He'll also be in the District this weekend to demonstrate Internet visitation to a group of dads in situations similar to his during the First Men's Rights National Congress ( at the Carnegie Endowment for International Peace. But as the Orlando case proved, virtual visitation isn't the sole province of men.

Carrie Ellis is a virtual mom and creator of She has been using a webcam to communicate for two years now. Her son Kegan, 4, lives partly with his father in Tennessee. She lives in San Diego. Since her son hasn't started kindergarten yet, she has lots of in-person time with him, she says. He's with her all summer until he starts school in Tennessee in the fall.

"When I didn't have the in-person time with Kegan, the webcam kept me sane," she says. "I looked forward to it every week. Now, using better technology, this time apart coming up should be a little more bearable."

Currently, Kegan's father virtually visits with him. "We have regular visitation once or twice a week by webcam -- as well as sometimes special sessions when either my son or the other parent requests it," Ellis says.

She hopes to get to the point where video can be streamed constantly from Kegan's room in Tennessee to her computer in California. "Kegan's father and I work a lot and we are in different time zones. so both of us have cell phones, which have been invaluable. Kegan can call the other parent on his way to school in the morning or on his way home -- or while the other parent is at work."

Some family law specialists have hailed virtual visitation as a peace offering during custody battles.

"Families broken by divorce cannot be put back together in precisely the same way," says Kimberly Shefts, a conflicts analyst with the law firm of Katten, Muchin, Zavis and Rosenman in Chicago, who has been researching the trend in virtual visitation for more than two years for the American Bar Association's Family Law Quarterly. "But virtual visitation is one way children can be protected from feelings of abandonment." In her research, she has come to believe that technology can be used to supplement parent-child relationships in nearly every case. She is researching whether online communication reduces in-person contact, and says so far she has not found many cases where that has occurred.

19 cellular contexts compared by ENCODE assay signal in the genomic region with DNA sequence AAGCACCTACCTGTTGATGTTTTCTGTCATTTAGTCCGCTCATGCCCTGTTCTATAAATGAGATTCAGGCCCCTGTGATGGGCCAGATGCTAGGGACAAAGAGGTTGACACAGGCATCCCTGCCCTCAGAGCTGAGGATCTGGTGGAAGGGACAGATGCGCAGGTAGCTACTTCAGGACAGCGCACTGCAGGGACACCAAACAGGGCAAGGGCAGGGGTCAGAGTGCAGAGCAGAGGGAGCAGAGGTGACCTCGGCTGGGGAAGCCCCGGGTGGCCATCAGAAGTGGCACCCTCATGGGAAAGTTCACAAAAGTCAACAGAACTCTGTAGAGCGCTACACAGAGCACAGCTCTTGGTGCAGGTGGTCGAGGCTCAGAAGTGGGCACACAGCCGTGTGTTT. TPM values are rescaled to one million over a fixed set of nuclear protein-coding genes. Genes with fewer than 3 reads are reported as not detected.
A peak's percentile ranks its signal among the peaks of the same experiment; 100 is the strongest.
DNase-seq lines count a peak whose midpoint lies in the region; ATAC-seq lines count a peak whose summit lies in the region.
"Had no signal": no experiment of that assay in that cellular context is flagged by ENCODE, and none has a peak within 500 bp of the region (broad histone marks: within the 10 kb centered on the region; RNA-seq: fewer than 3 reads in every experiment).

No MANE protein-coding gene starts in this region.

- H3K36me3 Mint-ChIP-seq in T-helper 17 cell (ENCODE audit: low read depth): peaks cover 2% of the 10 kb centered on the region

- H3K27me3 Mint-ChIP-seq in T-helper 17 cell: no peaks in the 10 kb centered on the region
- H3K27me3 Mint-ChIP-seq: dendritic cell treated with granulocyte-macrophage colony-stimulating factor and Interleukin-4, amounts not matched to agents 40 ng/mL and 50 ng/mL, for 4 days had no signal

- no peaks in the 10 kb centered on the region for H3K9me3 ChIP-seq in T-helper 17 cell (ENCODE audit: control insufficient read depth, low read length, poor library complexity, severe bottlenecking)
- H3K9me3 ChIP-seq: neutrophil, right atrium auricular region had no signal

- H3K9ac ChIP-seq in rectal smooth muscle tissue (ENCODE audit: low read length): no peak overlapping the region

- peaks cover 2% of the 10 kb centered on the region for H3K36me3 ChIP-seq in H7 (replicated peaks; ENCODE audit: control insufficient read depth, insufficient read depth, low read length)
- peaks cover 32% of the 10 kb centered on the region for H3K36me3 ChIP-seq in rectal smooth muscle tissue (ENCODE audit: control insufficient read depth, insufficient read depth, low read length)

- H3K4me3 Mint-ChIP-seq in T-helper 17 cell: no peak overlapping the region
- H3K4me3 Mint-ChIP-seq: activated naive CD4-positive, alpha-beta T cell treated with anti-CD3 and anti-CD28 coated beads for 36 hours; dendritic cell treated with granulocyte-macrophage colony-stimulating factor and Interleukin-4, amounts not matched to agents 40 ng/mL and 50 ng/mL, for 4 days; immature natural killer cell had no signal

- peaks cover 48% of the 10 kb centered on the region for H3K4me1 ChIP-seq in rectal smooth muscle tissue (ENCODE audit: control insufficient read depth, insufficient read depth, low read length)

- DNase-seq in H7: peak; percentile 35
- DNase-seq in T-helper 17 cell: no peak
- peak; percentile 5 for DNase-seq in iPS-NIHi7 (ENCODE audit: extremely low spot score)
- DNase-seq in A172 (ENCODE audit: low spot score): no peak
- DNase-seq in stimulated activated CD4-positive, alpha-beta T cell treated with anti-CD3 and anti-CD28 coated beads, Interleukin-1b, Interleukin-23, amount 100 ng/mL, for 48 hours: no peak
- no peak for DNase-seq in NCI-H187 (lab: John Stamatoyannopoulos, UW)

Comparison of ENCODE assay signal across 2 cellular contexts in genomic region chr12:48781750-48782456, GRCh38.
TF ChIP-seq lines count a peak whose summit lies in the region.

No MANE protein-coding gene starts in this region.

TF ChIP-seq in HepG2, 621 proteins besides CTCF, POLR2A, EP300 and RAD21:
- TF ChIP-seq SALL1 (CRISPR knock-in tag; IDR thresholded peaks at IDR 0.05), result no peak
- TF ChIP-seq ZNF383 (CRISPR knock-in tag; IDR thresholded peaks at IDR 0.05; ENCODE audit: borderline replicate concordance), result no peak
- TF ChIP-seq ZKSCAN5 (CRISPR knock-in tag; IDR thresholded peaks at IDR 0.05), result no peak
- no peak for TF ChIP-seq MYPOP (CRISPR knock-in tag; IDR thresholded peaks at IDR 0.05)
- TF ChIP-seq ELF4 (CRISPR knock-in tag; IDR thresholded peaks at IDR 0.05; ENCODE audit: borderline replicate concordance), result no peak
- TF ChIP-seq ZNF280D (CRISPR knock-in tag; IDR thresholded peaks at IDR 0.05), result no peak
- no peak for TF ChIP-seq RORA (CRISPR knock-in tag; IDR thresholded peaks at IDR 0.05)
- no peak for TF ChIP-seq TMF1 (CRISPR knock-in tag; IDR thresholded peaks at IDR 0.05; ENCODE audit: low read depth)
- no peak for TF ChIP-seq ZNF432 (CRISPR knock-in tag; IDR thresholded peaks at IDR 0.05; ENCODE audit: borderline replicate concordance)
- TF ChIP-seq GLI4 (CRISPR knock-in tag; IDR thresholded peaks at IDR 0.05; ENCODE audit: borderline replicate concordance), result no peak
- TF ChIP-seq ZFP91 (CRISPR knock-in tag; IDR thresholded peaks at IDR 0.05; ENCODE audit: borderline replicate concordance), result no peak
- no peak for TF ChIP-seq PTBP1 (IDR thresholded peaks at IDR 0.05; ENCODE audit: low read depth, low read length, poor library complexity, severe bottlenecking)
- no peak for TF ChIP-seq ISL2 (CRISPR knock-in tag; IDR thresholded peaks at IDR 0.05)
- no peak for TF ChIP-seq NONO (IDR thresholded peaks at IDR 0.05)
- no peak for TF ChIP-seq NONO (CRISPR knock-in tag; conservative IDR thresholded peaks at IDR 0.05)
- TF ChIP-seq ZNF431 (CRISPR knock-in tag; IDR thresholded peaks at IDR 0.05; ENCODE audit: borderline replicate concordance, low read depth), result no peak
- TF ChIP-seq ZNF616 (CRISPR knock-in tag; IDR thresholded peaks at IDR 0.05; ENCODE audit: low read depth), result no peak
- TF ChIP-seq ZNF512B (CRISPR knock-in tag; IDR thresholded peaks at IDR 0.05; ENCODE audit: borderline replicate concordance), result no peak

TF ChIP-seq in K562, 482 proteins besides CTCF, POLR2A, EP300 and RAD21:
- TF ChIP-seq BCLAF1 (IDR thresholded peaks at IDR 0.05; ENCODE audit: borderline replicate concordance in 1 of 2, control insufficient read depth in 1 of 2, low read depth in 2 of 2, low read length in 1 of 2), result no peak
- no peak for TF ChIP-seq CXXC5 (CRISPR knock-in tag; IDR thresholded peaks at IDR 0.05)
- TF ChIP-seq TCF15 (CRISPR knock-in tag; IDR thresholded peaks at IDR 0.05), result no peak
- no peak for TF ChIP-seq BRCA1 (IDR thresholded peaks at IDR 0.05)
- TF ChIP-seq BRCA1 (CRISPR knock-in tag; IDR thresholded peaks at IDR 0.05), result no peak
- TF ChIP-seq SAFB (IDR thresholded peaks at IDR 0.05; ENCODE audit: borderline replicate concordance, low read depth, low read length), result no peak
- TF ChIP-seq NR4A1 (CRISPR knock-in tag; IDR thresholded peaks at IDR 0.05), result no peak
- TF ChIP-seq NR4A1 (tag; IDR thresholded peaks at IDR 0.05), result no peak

The National Center for State Courts, an organization charged with helping courts better serve the public, has noted that "courts are increasingly implementing virtual visitation." But some father's rights groups remain skeptical, fearing that virtual visitation will make it easier for mothers to move children out of state. Debates about the pros and cons of high-tech visitation have dominated several online discussion groups.

David Levy, executive director of the Hyasttville-based Children's Rights Council, says the key is whether virtual visitation is a substitute for access, or an aid to real parental access. "Some parents are encouraged to allow a move-away on the promise that there will be e-mail and phone contact, and now webcam access. Parents should oppose such move-aways," he advises.

On the other hand, says Levy, when computer technology truly assists a parent's access to the child, it can indeed help maintain the relationship.

That's certainly been his experience, Gough says.

"The difference is amazing," he says of his and Saige's lives. "I am able to show her things and she is able to show me things. I was able to see the haircut she managed to give herself, her dinosaur outfit that she planned to wear for Halloween and the roar she was ready to give along with it. . . . My first virtual visitation of 20 minutes was better than the previous 18 months of telephone calls combined. I'm able to watch her grow and change.

Jim Buie shares his experience as a "virtual dad," and the experiences of a dozen other families in the book "Virtual Families" and on the Web site,